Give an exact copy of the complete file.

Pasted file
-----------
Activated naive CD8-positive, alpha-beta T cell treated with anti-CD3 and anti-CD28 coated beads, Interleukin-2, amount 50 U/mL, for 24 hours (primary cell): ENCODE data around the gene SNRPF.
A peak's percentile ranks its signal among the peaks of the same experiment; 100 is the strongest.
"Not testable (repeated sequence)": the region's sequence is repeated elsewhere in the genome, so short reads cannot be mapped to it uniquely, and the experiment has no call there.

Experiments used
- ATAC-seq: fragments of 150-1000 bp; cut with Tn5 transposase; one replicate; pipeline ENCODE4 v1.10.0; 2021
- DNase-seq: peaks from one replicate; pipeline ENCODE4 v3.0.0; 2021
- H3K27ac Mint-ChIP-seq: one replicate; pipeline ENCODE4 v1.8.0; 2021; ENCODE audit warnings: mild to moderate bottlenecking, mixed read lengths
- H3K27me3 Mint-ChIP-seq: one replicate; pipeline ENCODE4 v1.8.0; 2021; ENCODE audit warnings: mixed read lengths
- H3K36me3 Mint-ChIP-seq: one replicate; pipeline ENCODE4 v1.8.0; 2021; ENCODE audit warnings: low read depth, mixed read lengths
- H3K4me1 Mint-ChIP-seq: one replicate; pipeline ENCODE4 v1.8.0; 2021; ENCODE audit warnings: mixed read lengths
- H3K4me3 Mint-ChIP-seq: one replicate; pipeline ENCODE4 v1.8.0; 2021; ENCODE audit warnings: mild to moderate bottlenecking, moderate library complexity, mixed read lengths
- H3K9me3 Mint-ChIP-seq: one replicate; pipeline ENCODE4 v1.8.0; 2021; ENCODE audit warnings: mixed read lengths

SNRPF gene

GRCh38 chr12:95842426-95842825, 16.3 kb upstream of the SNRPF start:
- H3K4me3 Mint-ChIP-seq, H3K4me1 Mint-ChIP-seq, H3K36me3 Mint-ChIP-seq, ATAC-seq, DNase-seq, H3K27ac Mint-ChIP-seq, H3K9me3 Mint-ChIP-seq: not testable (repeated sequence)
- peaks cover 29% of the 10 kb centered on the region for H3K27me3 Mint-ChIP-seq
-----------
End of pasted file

Activated naive CD8-positive, alpha-beta T cell treated with anti-CD3 and anti-CD28 coated beads, Interleukin-2, amount 50 U/mL, for 24 hours (primary cell): ENCODE data around the gene SNRPF.
A peak's percentile ranks its signal among the peaks of the same experiment; 100 is the strongest.
"Not testable (repeated sequence)": the region's sequence is repeated elsewhere in the genome, so short reads cannot be mapped to it uniquely, and the experiment has no call there.

Experiments used
- ATAC-seq: fragments of 150-1000 bp; cut with Tn5 transposase; one replicate; pipeline ENCODE4 v1.10.0; 2021
- DNase-seq: peaks from one replicate; pipeline ENCODE4 v3.0.0; 2021
- H3K27ac Mint-ChIP-seq: one replicate; pipeline ENCODE4 v1.8.0; 2021; ENCODE audit warnings: mild to moderate bottlenecking, mixed read lengths
- H3K27me3 Mint-ChIP-seq: one replicate; pipeline ENCODE4 v1.8.0; 2021; ENCODE audit warnings: mixed read lengths
- H3K36me3 Mint-ChIP-seq: one replicate; pipeline ENCODE4 v1.8.0; 2021; ENCODE audit warnings: low read depth, mixed read lengths
- H3K4me1 Mint-ChIP-seq: one replicate; pipeline ENCODE4 v1.8.0; 2021; ENCODE audit warnings: mixed read lengths
- H3K4me3 Mint-ChIP-seq: one replicate; pipeline ENCODE4 v1.8.0; 2021; ENCODE audit warnings: mild to moderate bottlenecking, moderate library complexity, mixed read lengths
- H3K9me3 Mint-ChIP-seq: one replicate; pipeline ENCODE4 v1.8.0; 2021; ENCODE audit warnings: mixed read lengths

SNRPF gene

GRCh38 chr12:95842426-95842825, 16.3 kb upstream of the SNRPF start:
- H3K4me3 Mint-ChIP-seq, H3K4me1 Mint-ChIP-seq, H3K36me3 Mint-ChIP-seq, ATAC-seq, DNase-seq, H3K27ac Mint-ChIP-seq, H3K9me3 Mint-ChIP-seq: not testable (repeated sequence)
- peaks cover 29% of the 10 kb centered on the region for H3K27me3 Mint-ChIP-seq